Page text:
If there's one undeniable fact about Clem Lemire, it’s this: He had many friends who truly loved him.
In 1995, when Lemire stepped down superintendent of Manchester’s Parks and Recreation superintendent, a retirement banquet was held in his honor. The event may have set a record as the longest banquet in city history, with the last speaker to say a “few” words standing at the podium a little after 2 a.m., more than eight hours after the start.
“I was there, and I can tell you people spoke from the heart that evening,” said Joe Dutile, one of Lemire’s closest friends. “There were many stories told that night and lots of laughter, but deep down you could sense a genuine love for Clem.”
Dutile called Lemire “the best superintendent this city ever had, and he loved his job. I can’t tell you how many times I remember seeing Clem work with the kids on summer projects. Whether it was planting shrubs, laying sod or digging trenches, Clem would take his jacket off and work alongside the kids. His (late) wife (Lillian) wouldn’t be too happy when he came home with mud and dirt on him, but that was Clem.”
Dutile said Lemire never took shortcuts when it came to work.
“Clem came from a big family, and he came up the hard way,” said Dutile. “He understood what a hard day’s work was, and he never forgot it.”
Dutile, now retired after teaching industrial arts at Manchester Memorial High for more than 35 years, was instrumental behind the scenes in getting the school’s athletics complex named for Lemire.
“After all he did for the city, it was only fitting the city name a complex after him,” said Dutile. “I can tell you, he was thrilled when many years later the city named the football field after Bob Chabot and Hubie McDonough (Jr.) at the complex. Clem respected them a great deal.”
Chabot and McDonough coached Manchester Memorial to six state football titles including one in 1971, when the Crusaders defeated Trinity, 12-6, in the famed Snow Bowl on Thanksgiving Day at Gill Stadium.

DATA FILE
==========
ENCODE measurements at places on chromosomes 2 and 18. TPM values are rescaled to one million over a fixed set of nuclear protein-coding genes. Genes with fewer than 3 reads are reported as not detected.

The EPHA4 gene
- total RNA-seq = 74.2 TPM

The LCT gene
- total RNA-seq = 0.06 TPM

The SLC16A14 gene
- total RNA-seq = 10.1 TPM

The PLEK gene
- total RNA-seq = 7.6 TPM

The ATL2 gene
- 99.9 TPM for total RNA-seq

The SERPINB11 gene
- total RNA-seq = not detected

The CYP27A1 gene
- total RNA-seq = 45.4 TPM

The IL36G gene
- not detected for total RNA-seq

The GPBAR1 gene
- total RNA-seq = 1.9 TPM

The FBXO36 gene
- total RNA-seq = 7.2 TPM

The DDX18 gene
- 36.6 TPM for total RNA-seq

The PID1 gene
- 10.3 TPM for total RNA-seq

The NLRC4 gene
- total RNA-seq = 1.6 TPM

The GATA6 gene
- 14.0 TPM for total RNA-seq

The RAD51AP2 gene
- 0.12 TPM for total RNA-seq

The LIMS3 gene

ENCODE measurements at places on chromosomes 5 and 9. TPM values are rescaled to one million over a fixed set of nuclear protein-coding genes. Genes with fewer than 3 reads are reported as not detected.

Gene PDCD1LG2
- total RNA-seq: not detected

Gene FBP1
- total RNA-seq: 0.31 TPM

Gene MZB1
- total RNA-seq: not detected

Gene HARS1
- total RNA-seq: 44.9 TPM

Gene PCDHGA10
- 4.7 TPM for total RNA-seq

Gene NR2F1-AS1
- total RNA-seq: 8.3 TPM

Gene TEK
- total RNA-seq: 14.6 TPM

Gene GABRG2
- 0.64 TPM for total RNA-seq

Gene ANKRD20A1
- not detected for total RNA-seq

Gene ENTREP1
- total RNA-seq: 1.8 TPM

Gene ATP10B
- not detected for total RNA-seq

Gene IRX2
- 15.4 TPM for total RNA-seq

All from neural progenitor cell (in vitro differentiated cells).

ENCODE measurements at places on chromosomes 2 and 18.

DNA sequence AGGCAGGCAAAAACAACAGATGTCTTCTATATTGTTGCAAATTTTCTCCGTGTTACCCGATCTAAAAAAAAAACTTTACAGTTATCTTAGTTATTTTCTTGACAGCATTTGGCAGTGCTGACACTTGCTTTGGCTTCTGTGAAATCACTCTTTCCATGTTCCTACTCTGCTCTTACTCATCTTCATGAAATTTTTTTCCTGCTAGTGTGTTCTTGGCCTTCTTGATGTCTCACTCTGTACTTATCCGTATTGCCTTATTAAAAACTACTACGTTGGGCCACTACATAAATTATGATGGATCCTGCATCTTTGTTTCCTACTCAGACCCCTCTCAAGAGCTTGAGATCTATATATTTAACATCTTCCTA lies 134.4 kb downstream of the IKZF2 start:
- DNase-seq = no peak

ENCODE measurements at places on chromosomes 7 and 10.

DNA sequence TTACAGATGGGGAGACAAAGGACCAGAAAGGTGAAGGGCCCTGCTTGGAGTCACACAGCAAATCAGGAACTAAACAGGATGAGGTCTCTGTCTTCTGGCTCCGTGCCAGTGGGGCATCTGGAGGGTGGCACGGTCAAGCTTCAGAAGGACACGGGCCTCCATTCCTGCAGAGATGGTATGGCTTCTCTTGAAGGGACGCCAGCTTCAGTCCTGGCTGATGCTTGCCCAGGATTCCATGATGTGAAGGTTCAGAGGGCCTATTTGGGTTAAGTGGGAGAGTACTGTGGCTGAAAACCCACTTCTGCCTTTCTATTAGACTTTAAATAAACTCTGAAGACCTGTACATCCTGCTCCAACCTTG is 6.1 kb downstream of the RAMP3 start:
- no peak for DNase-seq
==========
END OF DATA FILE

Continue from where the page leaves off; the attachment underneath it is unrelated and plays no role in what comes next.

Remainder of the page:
“I don’t know for sure, but I would bet the house Clem was driving one of the snowplow trucks during halftime of that game,” said Dutile. “Clem will be surely missed, not only for what he did for the city, but how much he helped kids. He made sure the fields, the golf course, the ice rinks and ski slopes were in top condition for the kids.”
- - - - - - - - -
MANCHESTER High Central varsity wrestling coach Jason Cumming, an Air Force veteran, is hoping for a strong turnout today for the Wrestling for Warriors Tournament. Wrestling starts at 10 a.m. at Central, with tournament proceeds going to the Wounded Warrior Project and Liberty House shelter for homeless veterans.
Cumming, who also serves as director of the Manchester Police Athletic League’s Granite State Gryphons wrestling program, requests that anyone attending the tournament bring a non-perishable food item for donation.
“I’m an Air Force veteran and this is something near and dear to my heart,” said Cumming. “Wrestling is huge in the military, so the wrestlers always support the troops.”
In addition to the Gryphons, wrestlers in the tournament will represent Smitty’s Wrestling Barn of Danville, Mayo Quanchi Judo and Wrestling of West Warwick, R.I.; MetroWest United of Ashland, Mass.; the Gate City Wresting Club of Nashua; and teams from Maine.
“The top wrestlers from New England are coming to compete and support the troops,” Cumming said.
“City Sports” is published Saturdays in the New Hampshire Union Leader. Email staff reporter John Habib at email@example.com.